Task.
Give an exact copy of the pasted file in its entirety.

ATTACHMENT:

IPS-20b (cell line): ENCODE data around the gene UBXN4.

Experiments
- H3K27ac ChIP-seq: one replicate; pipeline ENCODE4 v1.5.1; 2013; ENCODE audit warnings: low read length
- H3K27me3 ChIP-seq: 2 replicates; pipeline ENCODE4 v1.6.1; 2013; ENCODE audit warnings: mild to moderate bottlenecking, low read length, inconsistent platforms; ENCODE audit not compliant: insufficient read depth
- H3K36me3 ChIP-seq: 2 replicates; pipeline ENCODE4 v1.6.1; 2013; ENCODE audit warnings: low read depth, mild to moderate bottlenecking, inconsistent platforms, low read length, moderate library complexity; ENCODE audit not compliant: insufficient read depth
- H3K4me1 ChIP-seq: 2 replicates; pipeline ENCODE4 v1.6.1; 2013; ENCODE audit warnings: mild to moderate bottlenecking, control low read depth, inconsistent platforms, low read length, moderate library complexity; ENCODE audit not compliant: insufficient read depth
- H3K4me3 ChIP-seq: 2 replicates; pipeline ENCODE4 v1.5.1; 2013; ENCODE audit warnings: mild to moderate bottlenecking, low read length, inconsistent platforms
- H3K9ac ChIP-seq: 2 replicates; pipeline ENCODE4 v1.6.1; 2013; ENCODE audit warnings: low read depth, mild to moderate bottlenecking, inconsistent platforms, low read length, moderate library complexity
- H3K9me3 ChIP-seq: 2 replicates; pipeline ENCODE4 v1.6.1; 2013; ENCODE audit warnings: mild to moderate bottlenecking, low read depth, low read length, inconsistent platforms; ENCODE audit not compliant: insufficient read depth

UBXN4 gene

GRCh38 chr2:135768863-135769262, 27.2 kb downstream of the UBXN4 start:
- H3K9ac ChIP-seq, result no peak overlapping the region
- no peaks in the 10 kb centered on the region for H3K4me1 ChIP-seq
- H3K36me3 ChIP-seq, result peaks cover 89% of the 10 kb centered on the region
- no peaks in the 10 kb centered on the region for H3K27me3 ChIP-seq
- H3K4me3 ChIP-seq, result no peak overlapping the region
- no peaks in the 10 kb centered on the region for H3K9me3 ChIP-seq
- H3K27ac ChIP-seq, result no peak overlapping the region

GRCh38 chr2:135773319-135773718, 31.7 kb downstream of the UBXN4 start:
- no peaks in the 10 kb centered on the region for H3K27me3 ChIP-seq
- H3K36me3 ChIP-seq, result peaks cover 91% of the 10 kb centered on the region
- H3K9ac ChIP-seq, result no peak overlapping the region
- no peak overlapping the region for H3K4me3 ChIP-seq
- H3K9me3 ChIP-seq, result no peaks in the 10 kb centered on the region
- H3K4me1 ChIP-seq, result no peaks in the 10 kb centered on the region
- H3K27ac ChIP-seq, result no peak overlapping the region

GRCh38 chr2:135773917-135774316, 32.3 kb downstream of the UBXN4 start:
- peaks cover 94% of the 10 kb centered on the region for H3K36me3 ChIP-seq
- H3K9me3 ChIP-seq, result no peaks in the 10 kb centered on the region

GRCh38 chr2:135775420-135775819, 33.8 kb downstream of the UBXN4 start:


IPS-20b (cell line): ENCODE data around the gene UBXN4.

Experiments
- H3K27ac ChIP-seq: one replicate; pipeline ENCODE4 v1.5.1; 2013; ENCODE audit warnings: low read length
- H3K27me3 ChIP-seq: 2 replicates; pipeline ENCODE4 v1.6.1; 2013; ENCODE audit warnings: mild to moderate bottlenecking, low read length, inconsistent platforms; ENCODE audit not compliant: insufficient read depth
- H3K36me3 ChIP-seq: 2 replicates; pipeline ENCODE4 v1.6.1; 2013; ENCODE audit warnings: low read depth, mild to moderate bottlenecking, inconsistent platforms, low read length, moderate library complexity; ENCODE audit not compliant: insufficient read depth
- H3K4me1 ChIP-seq: 2 replicates; pipeline ENCODE4 v1.6.1; 2013; ENCODE audit warnings: mild to moderate bottlenecking, control low read depth, inconsistent platforms, low read length, moderate library complexity; ENCODE audit not compliant: insufficient read depth
- H3K4me3 ChIP-seq: 2 replicates; pipeline ENCODE4 v1.5.1; 2013; ENCODE audit warnings: mild to moderate bottlenecking, low read length, inconsistent platforms
- H3K9ac ChIP-seq: 2 replicates; pipeline ENCODE4 v1.6.1; 2013; ENCODE audit warnings: low read depth, mild to moderate bottlenecking, inconsistent platforms, low read length, moderate library complexity
- H3K9me3 ChIP-seq: 2 replicates; pipeline ENCODE4 v1.6.1; 2013; ENCODE audit warnings: mild to moderate bottlenecking, low read depth, low read length, inconsistent platforms; ENCODE audit not compliant: insufficient read depth

UBXN4 gene

GRCh38 chr2:135768863-135769262, 27.2 kb downstream of the UBXN4 start:
- H3K9ac ChIP-seq, result no peak overlapping the region
- no peaks in the 10 kb centered on the region for H3K4me1 ChIP-seq
- H3K36me3 ChIP-seq, result peaks cover 89% of the 10 kb centered on the region
- no peaks in the 10 kb centered on the region for H3K27me3 ChIP-seq
- H3K4me3 ChIP-seq, result no peak overlapping the region
- no peaks in the 10 kb centered on the region for H3K9me3 ChIP-seq
- H3K27ac ChIP-seq, result no peak overlapping the region

GRCh38 chr2:135773319-135773718, 31.7 kb downstream of the UBXN4 start:
- no peaks in the 10 kb centered on the region for H3K27me3 ChIP-seq
- H3K36me3 ChIP-seq, result peaks cover 91% of the 10 kb centered on the region
- H3K9ac ChIP-seq, result no peak overlapping the region
- no peak overlapping the region for H3K4me3 ChIP-seq
- H3K9me3 ChIP-seq, result no peaks in the 10 kb centered on the region
- H3K4me1 ChIP-seq, result no peaks in the 10 kb centered on the region
- H3K27ac ChIP-seq, result no peak overlapping the region

GRCh38 chr2:135773917-135774316, 32.3 kb downstream of the UBXN4 start:
- peaks cover 94% of the 10 kb centered on the region for H3K36me3 ChIP-seq
- H3K9me3 ChIP-seq, result no peaks in the 10 kb centered on the region

GRCh38 chr2:135775420-135775819, 33.8 kb downstream of the UBXN4 start: